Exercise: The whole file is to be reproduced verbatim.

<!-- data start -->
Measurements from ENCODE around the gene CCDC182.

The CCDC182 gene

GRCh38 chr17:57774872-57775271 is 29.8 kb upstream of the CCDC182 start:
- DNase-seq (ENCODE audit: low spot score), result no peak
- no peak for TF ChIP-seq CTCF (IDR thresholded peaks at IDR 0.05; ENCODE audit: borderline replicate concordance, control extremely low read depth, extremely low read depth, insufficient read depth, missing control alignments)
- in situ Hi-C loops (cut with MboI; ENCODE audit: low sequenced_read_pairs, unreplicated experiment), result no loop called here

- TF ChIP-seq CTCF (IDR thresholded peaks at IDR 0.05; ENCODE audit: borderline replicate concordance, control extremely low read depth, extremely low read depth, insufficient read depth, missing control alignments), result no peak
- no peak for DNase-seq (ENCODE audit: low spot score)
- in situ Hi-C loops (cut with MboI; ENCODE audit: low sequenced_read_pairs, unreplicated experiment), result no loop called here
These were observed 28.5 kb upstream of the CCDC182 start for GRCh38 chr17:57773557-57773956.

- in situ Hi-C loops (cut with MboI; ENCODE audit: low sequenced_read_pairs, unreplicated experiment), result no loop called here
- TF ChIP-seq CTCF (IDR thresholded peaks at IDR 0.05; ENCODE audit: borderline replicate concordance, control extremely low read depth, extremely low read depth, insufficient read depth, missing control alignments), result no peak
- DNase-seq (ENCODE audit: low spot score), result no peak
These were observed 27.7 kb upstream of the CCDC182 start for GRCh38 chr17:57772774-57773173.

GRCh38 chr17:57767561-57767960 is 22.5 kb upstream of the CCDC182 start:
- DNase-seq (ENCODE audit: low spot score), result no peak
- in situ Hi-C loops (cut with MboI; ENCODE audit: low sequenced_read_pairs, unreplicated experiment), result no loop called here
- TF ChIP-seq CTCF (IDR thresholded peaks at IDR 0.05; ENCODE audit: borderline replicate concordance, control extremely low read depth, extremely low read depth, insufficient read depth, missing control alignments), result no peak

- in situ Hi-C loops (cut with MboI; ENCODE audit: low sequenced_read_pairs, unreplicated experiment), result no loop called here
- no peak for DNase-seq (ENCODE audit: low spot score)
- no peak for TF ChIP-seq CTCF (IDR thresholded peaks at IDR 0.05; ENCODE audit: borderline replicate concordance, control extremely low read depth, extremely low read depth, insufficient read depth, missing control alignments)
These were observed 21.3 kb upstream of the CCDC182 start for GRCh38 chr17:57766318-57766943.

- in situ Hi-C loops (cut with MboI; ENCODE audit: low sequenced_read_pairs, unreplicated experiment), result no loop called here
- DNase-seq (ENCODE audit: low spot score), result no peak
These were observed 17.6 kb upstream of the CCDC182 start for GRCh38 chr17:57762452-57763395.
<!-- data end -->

Measurements from ENCODE around the gene CCDC182.

The CCDC182 gene

GRCh38 chr17:57774872-57775271 is 29.8 kb upstream of the CCDC182 start:
- DNase-seq (ENCODE audit: low spot score), result no peak
- no peak for TF ChIP-seq CTCF (IDR thresholded peaks at IDR 0.05; ENCODE audit: borderline replicate concordance, control extremely low read depth, extremely low read depth, insufficient read depth, missing control alignments)
- in situ Hi-C loops (cut with MboI; ENCODE audit: low sequenced_read_pairs, unreplicated experiment), result no loop called here

- TF ChIP-seq CTCF (IDR thresholded peaks at IDR 0.05; ENCODE audit: borderline replicate concordance, control extremely low read depth, extremely low read depth, insufficient read depth, missing control alignments), result no peak
- no peak for DNase-seq (ENCODE audit: low spot score)
- in situ Hi-C loops (cut with MboI; ENCODE audit: low sequenced_read_pairs, unreplicated experiment), result no loop called here
These were observed 28.5 kb upstream of the CCDC182 start for GRCh38 chr17:57773557-57773956.

- in situ Hi-C loops (cut with MboI; ENCODE audit: low sequenced_read_pairs, unreplicated experiment), result no loop called here
- TF ChIP-seq CTCF (IDR thresholded peaks at IDR 0.05; ENCODE audit: borderline replicate concordance, control extremely low read depth, extremely low read depth, insufficient read depth, missing control alignments), result no peak
- DNase-seq (ENCODE audit: low spot score), result no peak
These were observed 27.7 kb upstream of the CCDC182 start for GRCh38 chr17:57772774-57773173.

GRCh38 chr17:57767561-57767960 is 22.5 kb upstream of the CCDC182 start:
- DNase-seq (ENCODE audit: low spot score), result no peak
- in situ Hi-C loops (cut with MboI; ENCODE audit: low sequenced_read_pairs, unreplicated experiment), result no loop called here
- TF ChIP-seq CTCF (IDR thresholded peaks at IDR 0.05; ENCODE audit: borderline replicate concordance, control extremely low read depth, extremely low read depth, insufficient read depth, missing control alignments), result no peak

- in situ Hi-C loops (cut with MboI; ENCODE audit: low sequenced_read_pairs, unreplicated experiment), result no loop called here
- no peak for DNase-seq (ENCODE audit: low spot score)
- no peak for TF ChIP-seq CTCF (IDR thresholded peaks at IDR 0.05; ENCODE audit: borderline replicate concordance, control extremely low read depth, extremely low read depth, insufficient read depth, missing control alignments)
These were observed 21.3 kb upstream of the CCDC182 start for GRCh38 chr17:57766318-57766943.

- in situ Hi-C loops (cut with MboI; ENCODE audit: low sequenced_read_pairs, unreplicated experiment), result no loop called here
- DNase-seq (ENCODE audit: low spot score), result no peak
These were observed 17.6 kb upstream of the CCDC182 start for GRCh38 chr17:57762452-57763395.